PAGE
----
Presentation on theme: "Using Transitions. Writing an effective paper involves many elements, but possibly the most important is to connect ideas in a logical and fluid manner."— Presentation transcript:
Writing an effective paper involves many elements, but possibly the most important is to connect ideas in a logical and fluid manner. Transitions are words and phrases that help lead our readers from one concept to the next, both between paragraphs and within paragraphs themselves. This power point will briefly cover the basics of using transitions.
Types of Transitions 1.Transitions between sections: You will use repetition or anticipation to indicate a shift from one section to the next. 2.Example 1: the closing sentence of this introductory paragraph leads naturally into the background information section of this paper: “Despite the debate, world governments are pulling together to create ways to reduce global warming. Companies are taking it upon themselves to make changes and there are things that can be done on an individual level as well. To understand why the changes must be made, one must understand what global warming is and what it’s causing.” *Clearly the writer will shift from her general introduction into background information about global warming. 3.Example 2: the closing sentence of this internal paragraph suggests a list of issues that will be addressed, which naturally leads the reader from a “variety” of causes to “one of the causes” in the following paragraph: “Research has shown that Global Warming can occur from a variety of causes both natural and human. One of the major causes of global warming is greenhouse gases."
Example 3: History shows that in order to be effective in defeating terrorism it will take a combination of war, diplomacy and understanding the things that continue to fuel the spread of terrorism. Since the war on terror began in 2001 there have been 3496 US soldiers killed and over 25,000 soldiers wounded. *In the previous paragraph the words “history shows” indicate that a historical overview should naturally follow in the proceeding paragraph. Example 4: A phrase is repeated to show the parallel between paragraphs. “The working class works to live from paycheck to paycheck all the while the checks continue to shrink. As the cost of living increases the quality of life decreases. Statistics show that as the standard cost of living skyrockets and the minimum pay wage stays stagnant, these conditions places both middle/low income individuals and their families in financial danger.”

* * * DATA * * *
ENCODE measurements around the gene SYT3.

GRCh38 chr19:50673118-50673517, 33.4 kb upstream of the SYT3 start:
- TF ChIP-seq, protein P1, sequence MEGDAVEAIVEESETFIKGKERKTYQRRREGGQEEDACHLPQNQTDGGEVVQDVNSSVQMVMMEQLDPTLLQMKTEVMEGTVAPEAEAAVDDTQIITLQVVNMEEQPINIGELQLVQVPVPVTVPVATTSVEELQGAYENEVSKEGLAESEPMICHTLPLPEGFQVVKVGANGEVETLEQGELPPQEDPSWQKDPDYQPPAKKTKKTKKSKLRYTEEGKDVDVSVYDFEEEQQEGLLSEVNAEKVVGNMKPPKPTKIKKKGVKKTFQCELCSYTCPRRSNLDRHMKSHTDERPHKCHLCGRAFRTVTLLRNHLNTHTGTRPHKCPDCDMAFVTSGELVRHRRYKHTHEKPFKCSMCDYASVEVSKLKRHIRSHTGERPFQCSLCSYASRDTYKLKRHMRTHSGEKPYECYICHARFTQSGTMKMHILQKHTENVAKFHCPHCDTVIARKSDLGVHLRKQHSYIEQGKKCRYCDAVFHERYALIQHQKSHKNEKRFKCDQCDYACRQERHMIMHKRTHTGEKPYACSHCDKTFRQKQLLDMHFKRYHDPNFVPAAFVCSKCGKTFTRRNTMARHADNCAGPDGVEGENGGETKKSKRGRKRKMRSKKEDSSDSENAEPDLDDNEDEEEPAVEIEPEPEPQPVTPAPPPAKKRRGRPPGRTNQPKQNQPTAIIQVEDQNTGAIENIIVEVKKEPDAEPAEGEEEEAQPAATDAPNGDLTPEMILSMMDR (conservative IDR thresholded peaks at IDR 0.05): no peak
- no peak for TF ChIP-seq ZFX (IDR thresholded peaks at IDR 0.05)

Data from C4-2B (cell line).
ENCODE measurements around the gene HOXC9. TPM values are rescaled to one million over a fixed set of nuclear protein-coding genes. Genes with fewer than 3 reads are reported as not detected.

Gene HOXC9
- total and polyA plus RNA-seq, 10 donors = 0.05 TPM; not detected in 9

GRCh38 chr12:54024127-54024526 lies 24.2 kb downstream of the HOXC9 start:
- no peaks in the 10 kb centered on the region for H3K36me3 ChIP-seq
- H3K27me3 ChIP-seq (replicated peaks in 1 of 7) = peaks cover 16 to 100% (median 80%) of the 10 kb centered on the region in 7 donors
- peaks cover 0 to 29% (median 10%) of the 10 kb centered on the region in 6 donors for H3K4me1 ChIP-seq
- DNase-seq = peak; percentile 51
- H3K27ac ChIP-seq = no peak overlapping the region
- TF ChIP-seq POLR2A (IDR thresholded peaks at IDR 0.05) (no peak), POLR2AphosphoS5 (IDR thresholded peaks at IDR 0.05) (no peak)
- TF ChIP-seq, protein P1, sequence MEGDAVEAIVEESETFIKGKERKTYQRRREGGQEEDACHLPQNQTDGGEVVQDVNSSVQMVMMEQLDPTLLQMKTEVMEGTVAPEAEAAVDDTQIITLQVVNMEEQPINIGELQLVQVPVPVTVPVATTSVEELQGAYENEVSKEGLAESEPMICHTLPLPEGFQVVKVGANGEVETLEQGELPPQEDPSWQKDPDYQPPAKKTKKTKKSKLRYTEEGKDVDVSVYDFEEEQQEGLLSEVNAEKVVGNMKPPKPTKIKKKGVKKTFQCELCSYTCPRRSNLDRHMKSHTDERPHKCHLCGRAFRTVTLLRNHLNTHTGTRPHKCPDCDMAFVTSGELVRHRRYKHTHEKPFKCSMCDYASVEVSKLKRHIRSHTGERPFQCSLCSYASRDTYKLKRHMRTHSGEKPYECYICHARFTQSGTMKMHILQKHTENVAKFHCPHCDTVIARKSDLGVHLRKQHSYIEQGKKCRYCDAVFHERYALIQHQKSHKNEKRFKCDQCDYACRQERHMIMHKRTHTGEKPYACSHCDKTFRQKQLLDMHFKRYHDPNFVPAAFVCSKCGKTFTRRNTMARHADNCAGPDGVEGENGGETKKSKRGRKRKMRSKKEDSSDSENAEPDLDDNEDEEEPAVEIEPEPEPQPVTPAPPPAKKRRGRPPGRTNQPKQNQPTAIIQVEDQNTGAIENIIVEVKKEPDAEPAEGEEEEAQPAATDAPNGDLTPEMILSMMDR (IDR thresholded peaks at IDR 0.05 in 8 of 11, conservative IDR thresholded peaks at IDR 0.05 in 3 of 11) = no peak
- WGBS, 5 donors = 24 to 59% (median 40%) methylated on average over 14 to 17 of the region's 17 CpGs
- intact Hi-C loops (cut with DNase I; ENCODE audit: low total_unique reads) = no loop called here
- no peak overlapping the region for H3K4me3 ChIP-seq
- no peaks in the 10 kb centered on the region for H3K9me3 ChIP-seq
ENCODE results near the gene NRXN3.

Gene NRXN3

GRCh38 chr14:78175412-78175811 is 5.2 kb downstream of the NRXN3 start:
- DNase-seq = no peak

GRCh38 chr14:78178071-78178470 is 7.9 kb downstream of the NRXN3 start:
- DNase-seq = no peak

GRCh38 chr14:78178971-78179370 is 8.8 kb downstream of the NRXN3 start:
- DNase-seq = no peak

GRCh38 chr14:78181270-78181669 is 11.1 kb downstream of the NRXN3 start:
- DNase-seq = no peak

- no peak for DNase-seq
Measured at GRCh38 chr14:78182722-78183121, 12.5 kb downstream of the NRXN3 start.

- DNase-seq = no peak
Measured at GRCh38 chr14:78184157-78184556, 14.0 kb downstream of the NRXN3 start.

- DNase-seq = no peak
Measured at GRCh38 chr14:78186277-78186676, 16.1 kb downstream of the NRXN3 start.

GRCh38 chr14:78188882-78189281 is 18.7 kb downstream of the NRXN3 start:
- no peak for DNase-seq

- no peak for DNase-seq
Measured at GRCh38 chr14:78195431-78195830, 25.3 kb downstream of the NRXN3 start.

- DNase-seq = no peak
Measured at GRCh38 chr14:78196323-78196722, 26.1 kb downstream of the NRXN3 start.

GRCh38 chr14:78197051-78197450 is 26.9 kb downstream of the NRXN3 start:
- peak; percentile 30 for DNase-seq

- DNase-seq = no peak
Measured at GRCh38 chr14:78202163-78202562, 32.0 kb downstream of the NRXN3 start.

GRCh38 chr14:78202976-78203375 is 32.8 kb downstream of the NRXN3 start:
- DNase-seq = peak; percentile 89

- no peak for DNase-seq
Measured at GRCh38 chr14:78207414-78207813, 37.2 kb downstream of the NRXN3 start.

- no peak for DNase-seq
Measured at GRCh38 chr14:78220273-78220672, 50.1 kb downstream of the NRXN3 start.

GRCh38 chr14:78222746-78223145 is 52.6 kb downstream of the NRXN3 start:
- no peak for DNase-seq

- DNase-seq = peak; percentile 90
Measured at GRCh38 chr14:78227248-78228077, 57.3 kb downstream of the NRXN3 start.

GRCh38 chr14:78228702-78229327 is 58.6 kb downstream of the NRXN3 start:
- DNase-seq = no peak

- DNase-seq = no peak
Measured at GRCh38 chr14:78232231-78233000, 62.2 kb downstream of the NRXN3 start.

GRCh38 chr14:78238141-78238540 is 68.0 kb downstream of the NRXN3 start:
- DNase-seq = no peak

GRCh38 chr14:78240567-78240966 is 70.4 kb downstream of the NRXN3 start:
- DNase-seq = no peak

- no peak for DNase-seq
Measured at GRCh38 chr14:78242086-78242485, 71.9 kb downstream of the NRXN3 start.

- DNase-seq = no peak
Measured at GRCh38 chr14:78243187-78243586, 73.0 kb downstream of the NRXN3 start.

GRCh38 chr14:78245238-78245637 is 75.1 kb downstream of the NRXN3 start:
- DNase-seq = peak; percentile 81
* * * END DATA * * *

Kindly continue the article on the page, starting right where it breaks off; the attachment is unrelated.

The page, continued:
Specific Words Certain words and phrases will help your reader see the logical relationship between your ideas, whether from sentence to sentence, or from one paragraph to the next. Here is a list of some commonly used “connecting” words:
Connectors that show similarity between ideas: Also Similarly In the same way Just as So too Likewise
Connectors that show a contrast or opposition between ideas: However In spite of On one hand/ on the other hand Nevertheless In contrast On the contrary Nonetheless But
Connectors that indicate a sequence is going to follow: Firstly, Secondly, Thirdly First, Second, Third Next Then Finally One says…another agrees that
Connectors that indicate an order based on time: Currently Meanwhile Recently Subsequently During Before After Now
Connectors that indicate an Example will follow: For example For instance Namely Specifically To illustrate
Connectors to emphasize an idea: Indeed In fact Of course Truly Even Connectors that indicate cause/effect: Accordingly Consequently Hence Therefore Thus So
Connectors for additional support Or examples: Incidentally Additionally Again Also As well Besides Equally important Furthermore Moreover
Connectors indicating a conclusion: Finally In brief In a word In conclusion Thus On the whole To sum up To conclude